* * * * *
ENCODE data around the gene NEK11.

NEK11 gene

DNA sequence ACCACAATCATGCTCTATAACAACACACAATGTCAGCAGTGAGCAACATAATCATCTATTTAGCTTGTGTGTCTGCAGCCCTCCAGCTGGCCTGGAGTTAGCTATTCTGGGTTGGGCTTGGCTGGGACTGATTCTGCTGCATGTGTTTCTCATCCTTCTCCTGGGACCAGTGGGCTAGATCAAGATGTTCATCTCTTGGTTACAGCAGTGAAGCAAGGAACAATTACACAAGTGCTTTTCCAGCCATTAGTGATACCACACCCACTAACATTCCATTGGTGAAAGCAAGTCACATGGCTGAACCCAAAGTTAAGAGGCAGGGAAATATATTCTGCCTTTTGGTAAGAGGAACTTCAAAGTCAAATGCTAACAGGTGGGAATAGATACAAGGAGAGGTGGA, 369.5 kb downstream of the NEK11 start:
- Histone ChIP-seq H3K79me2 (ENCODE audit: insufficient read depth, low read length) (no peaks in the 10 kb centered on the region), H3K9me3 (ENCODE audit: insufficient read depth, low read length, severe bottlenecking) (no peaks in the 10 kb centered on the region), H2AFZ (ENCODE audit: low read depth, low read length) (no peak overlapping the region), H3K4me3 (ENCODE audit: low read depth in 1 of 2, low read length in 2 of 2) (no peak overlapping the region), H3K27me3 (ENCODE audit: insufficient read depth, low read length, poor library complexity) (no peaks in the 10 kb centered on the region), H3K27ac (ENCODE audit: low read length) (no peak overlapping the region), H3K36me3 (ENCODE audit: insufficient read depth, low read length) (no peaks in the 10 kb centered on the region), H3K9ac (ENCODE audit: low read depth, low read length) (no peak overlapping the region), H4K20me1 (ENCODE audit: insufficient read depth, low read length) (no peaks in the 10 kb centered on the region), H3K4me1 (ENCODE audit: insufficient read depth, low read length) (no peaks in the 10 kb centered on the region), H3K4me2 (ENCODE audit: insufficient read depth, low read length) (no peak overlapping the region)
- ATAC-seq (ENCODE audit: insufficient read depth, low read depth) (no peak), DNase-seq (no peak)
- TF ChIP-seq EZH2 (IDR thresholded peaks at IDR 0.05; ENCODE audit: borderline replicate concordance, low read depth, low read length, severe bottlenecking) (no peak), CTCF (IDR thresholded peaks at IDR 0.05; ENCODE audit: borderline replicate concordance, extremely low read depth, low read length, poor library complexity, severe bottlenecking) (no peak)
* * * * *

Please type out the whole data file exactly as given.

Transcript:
ENCODE data around the gene NEK11.

NEK11 gene

DNA sequence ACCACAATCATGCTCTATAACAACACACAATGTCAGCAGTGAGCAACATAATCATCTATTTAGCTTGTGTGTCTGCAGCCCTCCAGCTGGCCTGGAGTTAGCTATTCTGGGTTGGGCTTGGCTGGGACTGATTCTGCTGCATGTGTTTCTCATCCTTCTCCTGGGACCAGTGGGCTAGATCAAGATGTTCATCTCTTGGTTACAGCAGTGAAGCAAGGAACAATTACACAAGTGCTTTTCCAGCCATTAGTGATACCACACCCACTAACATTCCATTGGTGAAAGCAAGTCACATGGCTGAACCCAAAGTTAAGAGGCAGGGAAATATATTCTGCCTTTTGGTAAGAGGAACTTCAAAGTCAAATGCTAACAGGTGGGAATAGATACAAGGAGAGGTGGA, 369.5 kb downstream of the NEK11 start:
- Histone ChIP-seq H3K79me2 (ENCODE audit: insufficient read depth, low read length) (no peaks in the 10 kb centered on the region), H3K9me3 (ENCODE audit: insufficient read depth, low read length, severe bottlenecking) (no peaks in the 10 kb centered on the region), H2AFZ (ENCODE audit: low read depth, low read length) (no peak overlapping the region), H3K4me3 (ENCODE audit: low read depth in 1 of 2, low read length in 2 of 2) (no peak overlapping the region), H3K27me3 (ENCODE audit: insufficient read depth, low read length, poor library complexity) (no peaks in the 10 kb centered on the region), H3K27ac (ENCODE audit: low read length) (no peak overlapping the region), H3K36me3 (ENCODE audit: insufficient read depth, low read length) (no peaks in the 10 kb centered on the region), H3K9ac (ENCODE audit: low read depth, low read length) (no peak overlapping the region), H4K20me1 (ENCODE audit: insufficient read depth, low read length) (no peaks in the 10 kb centered on the region), H3K4me1 (ENCODE audit: insufficient read depth, low read length) (no peaks in the 10 kb centered on the region), H3K4me2 (ENCODE audit: insufficient read depth, low read length) (no peak overlapping the region)
- ATAC-seq (ENCODE audit: insufficient read depth, low read depth) (no peak), DNase-seq (no peak)
- TF ChIP-seq EZH2 (IDR thresholded peaks at IDR 0.05; ENCODE audit: borderline replicate concordance, low read depth, low read length, severe bottlenecking) (no peak), CTCF (IDR thresholded peaks at IDR 0.05; ENCODE audit: borderline replicate concordance, extremely low read depth, low read length, poor library complexity, severe bottlenecking) (no peak)